Elizabeth Missing is the impressive debut novel by Emma Healey. It has been showered with critical praise and in addition to being nominated for multiple awards was a winner at the 2014 Costa Book Awards, picking up the prize for best first novel.
‘I reach for the phone. Button number four is Elizabeth. It rings and rings. I make a note’
As the title suggests this is at its core a mystery novel but is not your typical thriller. Its protagonist, eighty-two year old Maud seems an unlikely detective. In addition to being in her later years Maud is also struggling with dementia. As Maud becomes increasingly muddled – when even a trip to the shop leads to confusion and a surplus of tinned peaches – would anyone trust what Maud has to say? This is true for both the characters and the reader. The story is told by Maud herself, so she can certainly be considered an unreliable narrator. It is never quite clear whether the information she presents is correct which keeps up the interest in the story. Despite her confusion there is one thing Maud is certain of – her friend Elizabeth is still missing, and she is determined to find her…
‘I don’t want to go into a home, Helen’ I say….’you’re not going into one, Mum’
The other key theme in the novel is dementia, said to have been inspired by Healey’s own experiences of the illness. There were many moments in the book that are poignant. I thought that it was a moving, compelling look at how dementia can affect not only the sufferer but their families and anyone they come into contact with. In particular I liked the character of Helen, Maud’s daughter. You can really see the frustration Helen has as she tries to look after her mother, the struggles she is faced with. But despite her difficulties, her love and dedication to her mother are clear.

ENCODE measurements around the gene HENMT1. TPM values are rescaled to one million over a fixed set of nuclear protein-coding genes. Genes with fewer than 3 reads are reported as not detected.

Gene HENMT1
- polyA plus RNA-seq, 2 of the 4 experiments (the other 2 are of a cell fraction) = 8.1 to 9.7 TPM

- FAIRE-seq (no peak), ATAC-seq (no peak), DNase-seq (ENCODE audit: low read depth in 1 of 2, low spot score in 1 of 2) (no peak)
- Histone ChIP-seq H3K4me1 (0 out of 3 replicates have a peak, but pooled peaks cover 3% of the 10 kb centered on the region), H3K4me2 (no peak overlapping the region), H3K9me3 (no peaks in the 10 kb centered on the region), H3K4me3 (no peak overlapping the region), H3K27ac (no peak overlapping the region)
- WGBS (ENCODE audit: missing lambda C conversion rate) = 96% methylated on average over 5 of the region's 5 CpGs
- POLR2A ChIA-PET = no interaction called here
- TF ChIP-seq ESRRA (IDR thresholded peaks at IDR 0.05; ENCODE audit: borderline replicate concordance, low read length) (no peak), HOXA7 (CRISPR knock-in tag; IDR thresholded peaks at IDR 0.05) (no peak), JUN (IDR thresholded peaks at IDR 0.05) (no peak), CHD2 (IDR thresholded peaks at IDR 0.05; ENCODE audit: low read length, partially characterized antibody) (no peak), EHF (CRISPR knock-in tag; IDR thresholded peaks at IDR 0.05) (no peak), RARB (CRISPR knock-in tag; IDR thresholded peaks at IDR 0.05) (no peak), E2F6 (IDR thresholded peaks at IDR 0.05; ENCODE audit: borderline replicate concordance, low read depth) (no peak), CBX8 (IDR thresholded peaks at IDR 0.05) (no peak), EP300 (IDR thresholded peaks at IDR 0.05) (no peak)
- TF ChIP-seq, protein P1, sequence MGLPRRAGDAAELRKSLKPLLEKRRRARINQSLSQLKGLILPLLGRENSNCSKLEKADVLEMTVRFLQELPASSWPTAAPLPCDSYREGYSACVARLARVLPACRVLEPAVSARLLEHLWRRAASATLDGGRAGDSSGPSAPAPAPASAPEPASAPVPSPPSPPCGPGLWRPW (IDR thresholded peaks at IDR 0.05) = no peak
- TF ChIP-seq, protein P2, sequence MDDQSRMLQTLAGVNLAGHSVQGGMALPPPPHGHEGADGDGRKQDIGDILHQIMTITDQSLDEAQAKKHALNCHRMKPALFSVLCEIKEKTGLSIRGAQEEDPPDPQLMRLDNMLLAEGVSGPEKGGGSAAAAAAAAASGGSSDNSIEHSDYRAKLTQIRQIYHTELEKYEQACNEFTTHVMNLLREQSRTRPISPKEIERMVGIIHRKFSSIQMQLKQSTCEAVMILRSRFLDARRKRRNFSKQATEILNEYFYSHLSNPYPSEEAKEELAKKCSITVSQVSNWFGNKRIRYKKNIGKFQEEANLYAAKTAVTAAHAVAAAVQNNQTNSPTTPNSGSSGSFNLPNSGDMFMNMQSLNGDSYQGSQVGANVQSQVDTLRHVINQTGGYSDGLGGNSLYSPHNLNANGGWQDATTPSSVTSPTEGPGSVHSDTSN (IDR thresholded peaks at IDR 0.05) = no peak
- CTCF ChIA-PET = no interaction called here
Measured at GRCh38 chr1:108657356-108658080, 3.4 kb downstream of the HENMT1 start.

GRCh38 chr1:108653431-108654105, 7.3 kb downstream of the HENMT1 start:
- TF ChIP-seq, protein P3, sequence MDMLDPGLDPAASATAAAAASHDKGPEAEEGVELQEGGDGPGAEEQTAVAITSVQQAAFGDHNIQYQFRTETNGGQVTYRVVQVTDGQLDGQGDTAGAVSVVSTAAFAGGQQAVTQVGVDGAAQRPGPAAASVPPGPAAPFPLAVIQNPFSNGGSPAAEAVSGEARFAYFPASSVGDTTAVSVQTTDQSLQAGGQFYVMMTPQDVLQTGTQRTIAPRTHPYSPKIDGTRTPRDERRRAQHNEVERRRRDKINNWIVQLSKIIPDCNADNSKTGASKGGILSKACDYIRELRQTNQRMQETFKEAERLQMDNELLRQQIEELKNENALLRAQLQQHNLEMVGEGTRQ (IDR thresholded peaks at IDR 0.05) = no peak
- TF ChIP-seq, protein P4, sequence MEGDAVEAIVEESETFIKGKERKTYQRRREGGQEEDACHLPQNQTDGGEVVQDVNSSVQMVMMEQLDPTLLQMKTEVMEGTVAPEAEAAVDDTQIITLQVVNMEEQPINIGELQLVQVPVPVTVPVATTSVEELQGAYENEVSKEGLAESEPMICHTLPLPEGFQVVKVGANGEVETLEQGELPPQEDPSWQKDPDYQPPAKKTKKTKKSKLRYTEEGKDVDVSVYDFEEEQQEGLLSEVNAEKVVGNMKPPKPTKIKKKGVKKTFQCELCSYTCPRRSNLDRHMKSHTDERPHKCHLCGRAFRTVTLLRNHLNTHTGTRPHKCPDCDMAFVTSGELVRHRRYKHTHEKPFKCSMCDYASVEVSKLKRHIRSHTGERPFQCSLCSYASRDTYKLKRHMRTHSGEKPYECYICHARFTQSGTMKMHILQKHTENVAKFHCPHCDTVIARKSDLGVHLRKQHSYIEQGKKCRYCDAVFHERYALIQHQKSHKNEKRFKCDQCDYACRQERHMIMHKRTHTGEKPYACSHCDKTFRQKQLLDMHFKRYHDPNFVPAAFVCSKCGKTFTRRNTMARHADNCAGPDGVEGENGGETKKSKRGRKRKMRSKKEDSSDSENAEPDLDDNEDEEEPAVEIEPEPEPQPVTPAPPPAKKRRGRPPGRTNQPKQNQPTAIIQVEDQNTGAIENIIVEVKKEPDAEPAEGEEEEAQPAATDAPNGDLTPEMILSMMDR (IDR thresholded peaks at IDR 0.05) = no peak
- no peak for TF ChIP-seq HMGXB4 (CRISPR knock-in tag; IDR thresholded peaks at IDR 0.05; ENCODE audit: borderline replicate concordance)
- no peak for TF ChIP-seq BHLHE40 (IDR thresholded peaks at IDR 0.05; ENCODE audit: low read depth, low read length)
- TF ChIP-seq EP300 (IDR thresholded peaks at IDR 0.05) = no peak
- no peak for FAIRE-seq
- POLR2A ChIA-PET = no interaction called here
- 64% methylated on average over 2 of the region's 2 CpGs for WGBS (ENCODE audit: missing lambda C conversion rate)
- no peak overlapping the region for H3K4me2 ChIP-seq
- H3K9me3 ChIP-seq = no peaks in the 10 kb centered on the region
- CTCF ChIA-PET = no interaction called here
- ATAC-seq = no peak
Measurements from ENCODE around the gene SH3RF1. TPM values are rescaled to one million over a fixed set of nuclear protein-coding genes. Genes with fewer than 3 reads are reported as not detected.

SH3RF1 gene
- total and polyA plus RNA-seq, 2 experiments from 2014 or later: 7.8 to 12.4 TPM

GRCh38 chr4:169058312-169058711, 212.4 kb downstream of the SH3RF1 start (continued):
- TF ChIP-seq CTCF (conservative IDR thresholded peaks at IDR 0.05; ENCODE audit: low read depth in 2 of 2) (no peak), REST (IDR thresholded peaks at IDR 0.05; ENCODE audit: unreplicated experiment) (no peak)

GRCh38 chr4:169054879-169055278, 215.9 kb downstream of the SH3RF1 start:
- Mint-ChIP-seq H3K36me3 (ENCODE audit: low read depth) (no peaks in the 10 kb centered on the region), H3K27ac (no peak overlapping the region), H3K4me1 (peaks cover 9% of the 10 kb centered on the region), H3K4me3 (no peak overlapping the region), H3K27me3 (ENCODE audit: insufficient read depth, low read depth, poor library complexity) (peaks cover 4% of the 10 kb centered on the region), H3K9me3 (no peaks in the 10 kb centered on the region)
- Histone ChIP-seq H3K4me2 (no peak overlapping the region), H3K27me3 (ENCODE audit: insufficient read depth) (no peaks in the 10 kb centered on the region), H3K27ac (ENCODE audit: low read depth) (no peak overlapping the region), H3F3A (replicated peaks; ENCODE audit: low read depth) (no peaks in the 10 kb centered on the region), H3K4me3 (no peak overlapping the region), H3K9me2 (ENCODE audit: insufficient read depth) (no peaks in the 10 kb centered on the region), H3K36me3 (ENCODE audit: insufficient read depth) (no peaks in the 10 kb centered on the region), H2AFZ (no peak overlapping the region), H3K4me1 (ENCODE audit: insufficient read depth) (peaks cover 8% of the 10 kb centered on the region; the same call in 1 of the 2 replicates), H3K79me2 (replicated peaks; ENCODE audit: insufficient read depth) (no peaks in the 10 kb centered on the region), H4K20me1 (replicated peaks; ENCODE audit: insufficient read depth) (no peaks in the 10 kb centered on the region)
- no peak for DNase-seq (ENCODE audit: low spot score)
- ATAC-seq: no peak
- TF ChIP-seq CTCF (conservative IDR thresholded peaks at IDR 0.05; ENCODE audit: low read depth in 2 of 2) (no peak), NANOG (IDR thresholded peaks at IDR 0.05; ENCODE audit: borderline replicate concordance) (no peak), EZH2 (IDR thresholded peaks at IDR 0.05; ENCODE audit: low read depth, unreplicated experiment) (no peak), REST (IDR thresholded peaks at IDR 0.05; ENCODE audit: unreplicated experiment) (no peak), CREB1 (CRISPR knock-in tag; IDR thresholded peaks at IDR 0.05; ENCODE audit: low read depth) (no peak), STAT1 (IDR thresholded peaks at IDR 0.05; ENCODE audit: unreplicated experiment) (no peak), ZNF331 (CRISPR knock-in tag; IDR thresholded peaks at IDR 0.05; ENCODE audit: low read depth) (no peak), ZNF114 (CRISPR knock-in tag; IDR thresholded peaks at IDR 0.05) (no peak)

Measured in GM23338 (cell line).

‘I didn’t know if it was Sukey’s, but there was something odd about it, something sinister’
In addition to the mystery surrounding Elizabeth’s whereabouts there is a second mystery in the story surrounding the disappearance of a second person. There is the matter of the absence of Maud’s sister Sukey, who has not been seen for some seventy years. This twin mystery element worked really well. Maud’s present day recollections and memories of her past are skilfully interwoven. This makes the story even more gripping as we try to uncover the truth about both missing parties. There is also a doubt about whether the incidents are linked or whether Maud is recalling information about one that may relate to the other.
‘…they’ve been labelled like my KETTLE plug and my TEA jar. Their label is POLICE’
Despite the difficult subject matter it tackles, Elizabeth is Missing is not a particularly dark novel. It is a charming book, gently humorous in places. Whilst providing an interesting detective story to keep us hooked it also offers much more about family, love, loss and hope. It is a thoroughly readable story of mystery, and a meditation on the power of memory.